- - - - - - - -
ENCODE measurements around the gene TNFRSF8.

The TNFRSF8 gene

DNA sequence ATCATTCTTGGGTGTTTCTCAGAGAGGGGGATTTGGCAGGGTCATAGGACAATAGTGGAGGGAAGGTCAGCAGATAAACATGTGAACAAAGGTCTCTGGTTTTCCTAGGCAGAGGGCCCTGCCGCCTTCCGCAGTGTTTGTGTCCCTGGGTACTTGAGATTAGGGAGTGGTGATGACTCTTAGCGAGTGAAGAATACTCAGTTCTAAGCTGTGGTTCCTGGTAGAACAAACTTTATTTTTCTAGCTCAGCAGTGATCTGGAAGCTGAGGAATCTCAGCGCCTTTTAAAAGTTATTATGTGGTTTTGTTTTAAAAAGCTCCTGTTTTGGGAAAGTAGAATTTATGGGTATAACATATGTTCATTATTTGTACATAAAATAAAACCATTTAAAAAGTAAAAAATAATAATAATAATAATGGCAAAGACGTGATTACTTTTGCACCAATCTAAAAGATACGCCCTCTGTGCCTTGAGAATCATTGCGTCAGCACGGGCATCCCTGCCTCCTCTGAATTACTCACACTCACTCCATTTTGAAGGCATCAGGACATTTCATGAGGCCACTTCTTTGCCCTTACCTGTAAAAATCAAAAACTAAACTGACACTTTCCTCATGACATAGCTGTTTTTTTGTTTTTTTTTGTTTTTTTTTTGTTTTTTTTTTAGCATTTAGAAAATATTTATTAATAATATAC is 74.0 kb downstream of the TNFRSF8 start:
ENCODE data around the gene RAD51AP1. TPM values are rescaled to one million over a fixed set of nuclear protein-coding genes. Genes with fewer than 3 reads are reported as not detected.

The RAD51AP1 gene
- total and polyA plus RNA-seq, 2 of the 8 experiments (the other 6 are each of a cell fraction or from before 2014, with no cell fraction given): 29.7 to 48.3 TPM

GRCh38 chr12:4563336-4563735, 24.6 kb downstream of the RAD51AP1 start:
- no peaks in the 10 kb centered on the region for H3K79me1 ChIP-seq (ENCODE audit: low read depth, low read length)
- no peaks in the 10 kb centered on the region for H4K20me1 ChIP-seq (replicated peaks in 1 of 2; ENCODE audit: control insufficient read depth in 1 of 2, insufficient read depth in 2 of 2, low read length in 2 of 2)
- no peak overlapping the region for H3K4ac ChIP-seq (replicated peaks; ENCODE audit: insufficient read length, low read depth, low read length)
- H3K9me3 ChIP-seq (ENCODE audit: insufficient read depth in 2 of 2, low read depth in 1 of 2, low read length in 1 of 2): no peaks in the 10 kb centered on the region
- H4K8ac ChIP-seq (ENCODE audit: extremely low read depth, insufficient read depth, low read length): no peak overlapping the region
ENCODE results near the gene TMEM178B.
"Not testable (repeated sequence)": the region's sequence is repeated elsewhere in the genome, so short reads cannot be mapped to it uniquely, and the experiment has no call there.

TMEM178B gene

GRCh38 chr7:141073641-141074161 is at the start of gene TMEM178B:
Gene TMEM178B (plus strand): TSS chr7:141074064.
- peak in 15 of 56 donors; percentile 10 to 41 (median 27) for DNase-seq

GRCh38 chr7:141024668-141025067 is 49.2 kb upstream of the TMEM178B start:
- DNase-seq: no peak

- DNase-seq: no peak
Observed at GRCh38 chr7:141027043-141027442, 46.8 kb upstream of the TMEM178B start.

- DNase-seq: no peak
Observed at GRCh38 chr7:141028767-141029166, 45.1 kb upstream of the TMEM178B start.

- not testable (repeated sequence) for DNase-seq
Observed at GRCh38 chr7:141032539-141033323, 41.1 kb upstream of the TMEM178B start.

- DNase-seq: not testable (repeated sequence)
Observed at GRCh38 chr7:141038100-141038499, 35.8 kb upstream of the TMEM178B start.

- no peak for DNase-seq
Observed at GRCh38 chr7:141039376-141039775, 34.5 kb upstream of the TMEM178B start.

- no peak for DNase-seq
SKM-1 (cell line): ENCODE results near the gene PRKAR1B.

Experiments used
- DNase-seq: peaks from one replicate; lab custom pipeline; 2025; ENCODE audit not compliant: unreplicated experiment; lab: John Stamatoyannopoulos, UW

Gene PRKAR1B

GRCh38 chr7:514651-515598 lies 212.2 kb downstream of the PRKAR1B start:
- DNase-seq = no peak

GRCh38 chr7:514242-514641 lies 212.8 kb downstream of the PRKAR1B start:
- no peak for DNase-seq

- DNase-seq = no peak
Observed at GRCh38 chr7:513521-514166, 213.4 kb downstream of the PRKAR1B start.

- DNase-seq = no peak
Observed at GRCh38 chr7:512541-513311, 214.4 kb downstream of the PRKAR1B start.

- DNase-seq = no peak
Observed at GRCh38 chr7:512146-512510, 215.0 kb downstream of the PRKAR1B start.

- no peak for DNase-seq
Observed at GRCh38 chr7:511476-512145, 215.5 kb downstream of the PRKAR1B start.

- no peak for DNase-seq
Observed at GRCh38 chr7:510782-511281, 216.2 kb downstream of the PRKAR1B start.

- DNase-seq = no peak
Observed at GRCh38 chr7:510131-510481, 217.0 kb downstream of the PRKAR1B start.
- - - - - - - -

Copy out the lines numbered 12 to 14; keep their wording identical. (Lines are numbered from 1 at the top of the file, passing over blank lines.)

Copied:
- H4K8ac ChIP-seq (ENCODE audit: extremely low read depth, insufficient read depth, low read length): no peak overlapping the region
ENCODE results near the gene TMEM178B.
"Not testable (repeated sequence)": the region's sequence is repeated elsewhere in the genome, so short reads cannot be mapped to it uniquely, and the experiment has no call there.